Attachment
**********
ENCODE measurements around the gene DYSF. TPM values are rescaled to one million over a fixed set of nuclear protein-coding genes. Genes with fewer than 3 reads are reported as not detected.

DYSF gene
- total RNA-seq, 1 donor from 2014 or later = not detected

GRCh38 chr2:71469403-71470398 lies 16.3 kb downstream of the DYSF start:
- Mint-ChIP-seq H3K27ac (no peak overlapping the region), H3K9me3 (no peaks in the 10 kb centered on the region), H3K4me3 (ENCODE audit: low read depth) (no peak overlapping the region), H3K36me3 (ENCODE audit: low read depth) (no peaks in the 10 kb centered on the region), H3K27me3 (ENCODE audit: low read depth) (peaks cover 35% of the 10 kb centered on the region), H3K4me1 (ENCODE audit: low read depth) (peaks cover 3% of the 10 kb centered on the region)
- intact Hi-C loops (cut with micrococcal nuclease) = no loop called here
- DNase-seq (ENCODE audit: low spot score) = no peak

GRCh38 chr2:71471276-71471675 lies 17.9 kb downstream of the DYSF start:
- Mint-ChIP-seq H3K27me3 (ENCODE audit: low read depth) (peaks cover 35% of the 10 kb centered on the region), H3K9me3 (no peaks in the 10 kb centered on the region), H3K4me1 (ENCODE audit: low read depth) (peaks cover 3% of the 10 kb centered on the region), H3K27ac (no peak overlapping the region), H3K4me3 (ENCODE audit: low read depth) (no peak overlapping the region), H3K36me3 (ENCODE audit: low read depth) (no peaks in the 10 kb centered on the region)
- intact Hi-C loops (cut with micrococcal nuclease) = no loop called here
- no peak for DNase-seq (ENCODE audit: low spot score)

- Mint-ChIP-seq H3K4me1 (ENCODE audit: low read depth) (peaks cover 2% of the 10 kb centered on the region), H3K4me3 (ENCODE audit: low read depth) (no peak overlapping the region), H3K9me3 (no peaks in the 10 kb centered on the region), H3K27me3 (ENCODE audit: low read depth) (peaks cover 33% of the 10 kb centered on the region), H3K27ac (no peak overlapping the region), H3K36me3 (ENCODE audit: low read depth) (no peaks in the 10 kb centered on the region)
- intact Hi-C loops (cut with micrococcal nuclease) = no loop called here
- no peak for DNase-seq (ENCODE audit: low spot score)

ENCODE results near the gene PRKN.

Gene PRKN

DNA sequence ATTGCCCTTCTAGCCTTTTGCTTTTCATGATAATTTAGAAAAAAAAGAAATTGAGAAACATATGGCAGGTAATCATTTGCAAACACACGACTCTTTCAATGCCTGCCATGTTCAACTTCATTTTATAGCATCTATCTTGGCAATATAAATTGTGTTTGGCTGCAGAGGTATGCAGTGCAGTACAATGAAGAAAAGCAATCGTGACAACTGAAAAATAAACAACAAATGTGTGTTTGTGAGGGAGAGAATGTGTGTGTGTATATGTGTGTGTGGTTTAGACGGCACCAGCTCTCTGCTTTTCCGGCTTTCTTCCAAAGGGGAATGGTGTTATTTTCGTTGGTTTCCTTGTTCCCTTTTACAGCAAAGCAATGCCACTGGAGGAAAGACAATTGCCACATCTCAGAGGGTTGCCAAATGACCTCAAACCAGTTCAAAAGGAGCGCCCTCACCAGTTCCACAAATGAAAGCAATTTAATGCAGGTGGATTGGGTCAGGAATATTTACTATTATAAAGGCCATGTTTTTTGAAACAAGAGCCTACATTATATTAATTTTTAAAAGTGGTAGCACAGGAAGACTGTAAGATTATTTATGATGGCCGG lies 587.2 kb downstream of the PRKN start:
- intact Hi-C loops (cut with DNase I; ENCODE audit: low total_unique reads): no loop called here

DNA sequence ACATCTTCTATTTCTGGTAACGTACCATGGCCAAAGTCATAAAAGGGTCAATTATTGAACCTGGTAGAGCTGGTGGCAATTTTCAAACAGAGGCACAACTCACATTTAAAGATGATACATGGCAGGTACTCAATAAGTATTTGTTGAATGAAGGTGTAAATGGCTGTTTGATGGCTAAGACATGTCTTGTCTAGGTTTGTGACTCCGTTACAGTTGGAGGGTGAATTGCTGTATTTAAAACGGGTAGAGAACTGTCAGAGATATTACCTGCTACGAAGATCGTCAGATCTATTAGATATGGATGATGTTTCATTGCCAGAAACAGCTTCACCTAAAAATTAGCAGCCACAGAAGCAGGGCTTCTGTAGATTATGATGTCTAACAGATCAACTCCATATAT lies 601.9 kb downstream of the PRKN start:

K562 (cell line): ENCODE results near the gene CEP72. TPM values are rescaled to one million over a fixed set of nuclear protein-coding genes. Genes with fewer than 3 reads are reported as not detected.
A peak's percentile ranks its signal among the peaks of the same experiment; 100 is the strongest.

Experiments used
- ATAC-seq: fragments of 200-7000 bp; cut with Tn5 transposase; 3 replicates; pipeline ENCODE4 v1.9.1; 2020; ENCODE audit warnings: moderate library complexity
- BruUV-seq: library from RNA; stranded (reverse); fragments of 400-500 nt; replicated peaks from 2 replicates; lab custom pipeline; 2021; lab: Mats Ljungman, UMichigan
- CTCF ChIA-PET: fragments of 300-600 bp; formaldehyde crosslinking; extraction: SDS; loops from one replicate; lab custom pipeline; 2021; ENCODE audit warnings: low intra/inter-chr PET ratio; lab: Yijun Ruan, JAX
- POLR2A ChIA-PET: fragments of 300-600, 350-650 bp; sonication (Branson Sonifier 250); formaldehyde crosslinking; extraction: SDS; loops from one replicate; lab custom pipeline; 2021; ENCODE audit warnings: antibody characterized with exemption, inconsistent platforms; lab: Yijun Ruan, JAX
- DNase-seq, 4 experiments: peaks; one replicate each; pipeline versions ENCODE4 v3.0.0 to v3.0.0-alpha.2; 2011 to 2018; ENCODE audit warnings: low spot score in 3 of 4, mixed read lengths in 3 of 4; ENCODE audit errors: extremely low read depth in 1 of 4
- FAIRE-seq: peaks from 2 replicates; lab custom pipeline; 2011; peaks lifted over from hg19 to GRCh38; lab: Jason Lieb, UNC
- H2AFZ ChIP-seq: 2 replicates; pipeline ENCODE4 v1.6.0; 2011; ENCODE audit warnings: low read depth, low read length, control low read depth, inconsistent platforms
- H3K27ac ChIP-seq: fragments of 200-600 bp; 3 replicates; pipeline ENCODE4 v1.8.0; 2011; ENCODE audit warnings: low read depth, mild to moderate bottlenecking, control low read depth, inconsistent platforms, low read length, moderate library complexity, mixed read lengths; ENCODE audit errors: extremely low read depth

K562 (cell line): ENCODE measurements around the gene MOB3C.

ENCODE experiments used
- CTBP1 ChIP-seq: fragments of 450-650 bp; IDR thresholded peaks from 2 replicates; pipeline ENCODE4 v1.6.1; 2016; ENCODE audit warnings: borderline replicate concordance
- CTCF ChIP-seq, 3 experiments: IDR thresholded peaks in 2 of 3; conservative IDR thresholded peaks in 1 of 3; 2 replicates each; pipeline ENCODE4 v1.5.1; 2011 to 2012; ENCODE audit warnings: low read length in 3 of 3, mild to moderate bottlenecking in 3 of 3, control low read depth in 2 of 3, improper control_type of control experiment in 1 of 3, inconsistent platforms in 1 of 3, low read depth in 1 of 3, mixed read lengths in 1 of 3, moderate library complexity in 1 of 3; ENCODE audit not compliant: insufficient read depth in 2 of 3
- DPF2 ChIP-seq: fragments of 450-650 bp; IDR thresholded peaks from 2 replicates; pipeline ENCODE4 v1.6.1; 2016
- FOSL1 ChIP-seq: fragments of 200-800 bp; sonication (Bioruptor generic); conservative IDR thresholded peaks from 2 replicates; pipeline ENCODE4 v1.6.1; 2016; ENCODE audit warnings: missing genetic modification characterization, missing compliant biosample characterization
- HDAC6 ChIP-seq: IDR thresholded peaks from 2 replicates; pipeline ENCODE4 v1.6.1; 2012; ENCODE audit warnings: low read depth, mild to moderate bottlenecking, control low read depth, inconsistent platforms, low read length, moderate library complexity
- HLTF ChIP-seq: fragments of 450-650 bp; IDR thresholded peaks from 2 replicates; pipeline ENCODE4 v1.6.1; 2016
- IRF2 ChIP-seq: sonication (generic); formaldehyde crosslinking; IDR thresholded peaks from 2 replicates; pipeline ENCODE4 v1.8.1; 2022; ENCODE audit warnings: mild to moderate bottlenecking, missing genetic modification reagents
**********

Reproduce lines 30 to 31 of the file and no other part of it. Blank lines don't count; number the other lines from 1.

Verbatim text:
- H3K27ac ChIP-seq: fragments of 200-600 bp; 3 replicates; pipeline ENCODE4 v1.8.0; 2011; ENCODE audit warnings: low read depth, mild to moderate bottlenecking, control low read depth, inconsistent platforms, low read length, moderate library complexity, mixed read lengths; ENCODE audit errors: extremely low read depth

K562 (cell line): ENCODE measurements around the gene MOB3C.